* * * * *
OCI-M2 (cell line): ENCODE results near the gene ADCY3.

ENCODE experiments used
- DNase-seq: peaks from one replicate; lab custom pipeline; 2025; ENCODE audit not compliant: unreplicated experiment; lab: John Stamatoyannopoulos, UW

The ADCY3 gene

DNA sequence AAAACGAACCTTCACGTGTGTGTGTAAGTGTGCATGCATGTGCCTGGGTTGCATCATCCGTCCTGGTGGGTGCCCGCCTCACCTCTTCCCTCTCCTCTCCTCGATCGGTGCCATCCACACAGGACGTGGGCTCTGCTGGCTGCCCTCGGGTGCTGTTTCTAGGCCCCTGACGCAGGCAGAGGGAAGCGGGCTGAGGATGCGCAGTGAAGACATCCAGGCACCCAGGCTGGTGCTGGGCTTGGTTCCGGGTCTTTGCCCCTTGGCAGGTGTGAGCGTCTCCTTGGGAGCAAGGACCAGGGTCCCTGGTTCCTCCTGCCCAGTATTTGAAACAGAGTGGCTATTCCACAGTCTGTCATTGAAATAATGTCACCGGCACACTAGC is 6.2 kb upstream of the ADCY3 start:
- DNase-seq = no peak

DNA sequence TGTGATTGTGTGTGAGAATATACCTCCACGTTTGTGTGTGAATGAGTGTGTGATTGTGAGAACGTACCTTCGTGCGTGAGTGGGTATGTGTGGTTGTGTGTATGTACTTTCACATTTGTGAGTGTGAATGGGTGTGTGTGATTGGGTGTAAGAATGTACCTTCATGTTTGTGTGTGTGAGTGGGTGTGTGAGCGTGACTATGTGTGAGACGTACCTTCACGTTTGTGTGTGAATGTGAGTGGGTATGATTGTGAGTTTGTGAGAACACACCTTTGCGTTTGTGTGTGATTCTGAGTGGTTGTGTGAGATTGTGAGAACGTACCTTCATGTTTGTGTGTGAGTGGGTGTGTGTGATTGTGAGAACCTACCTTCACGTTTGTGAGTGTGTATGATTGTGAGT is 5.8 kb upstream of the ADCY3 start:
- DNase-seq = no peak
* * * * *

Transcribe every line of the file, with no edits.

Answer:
OCI-M2 (cell line): ENCODE results near the gene ADCY3.

ENCODE experiments used
- DNase-seq: peaks from one replicate; lab custom pipeline; 2025; ENCODE audit not compliant: unreplicated experiment; lab: John Stamatoyannopoulos, UW

The ADCY3 gene

DNA sequence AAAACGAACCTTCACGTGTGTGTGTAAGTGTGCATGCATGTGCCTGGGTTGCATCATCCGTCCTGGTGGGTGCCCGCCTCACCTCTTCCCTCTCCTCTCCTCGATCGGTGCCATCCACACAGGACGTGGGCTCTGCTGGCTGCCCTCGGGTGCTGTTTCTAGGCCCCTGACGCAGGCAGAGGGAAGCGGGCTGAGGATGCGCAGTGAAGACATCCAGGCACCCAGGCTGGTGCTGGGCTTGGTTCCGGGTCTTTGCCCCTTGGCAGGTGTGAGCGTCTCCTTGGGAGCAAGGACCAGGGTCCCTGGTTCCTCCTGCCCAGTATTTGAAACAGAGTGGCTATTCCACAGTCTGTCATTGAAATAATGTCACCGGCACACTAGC is 6.2 kb upstream of the ADCY3 start:
- DNase-seq = no peak

DNA sequence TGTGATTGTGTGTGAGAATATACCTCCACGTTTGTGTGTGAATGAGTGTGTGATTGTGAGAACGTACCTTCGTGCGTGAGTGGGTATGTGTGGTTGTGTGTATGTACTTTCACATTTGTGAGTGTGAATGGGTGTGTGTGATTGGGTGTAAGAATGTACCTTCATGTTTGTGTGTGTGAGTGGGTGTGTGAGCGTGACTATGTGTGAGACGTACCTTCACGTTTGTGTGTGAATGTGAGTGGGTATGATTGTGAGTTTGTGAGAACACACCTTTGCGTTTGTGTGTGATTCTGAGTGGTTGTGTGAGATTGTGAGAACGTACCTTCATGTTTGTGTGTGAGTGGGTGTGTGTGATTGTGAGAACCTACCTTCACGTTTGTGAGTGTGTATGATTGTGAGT is 5.8 kb upstream of the ADCY3 start:
- DNase-seq = no peak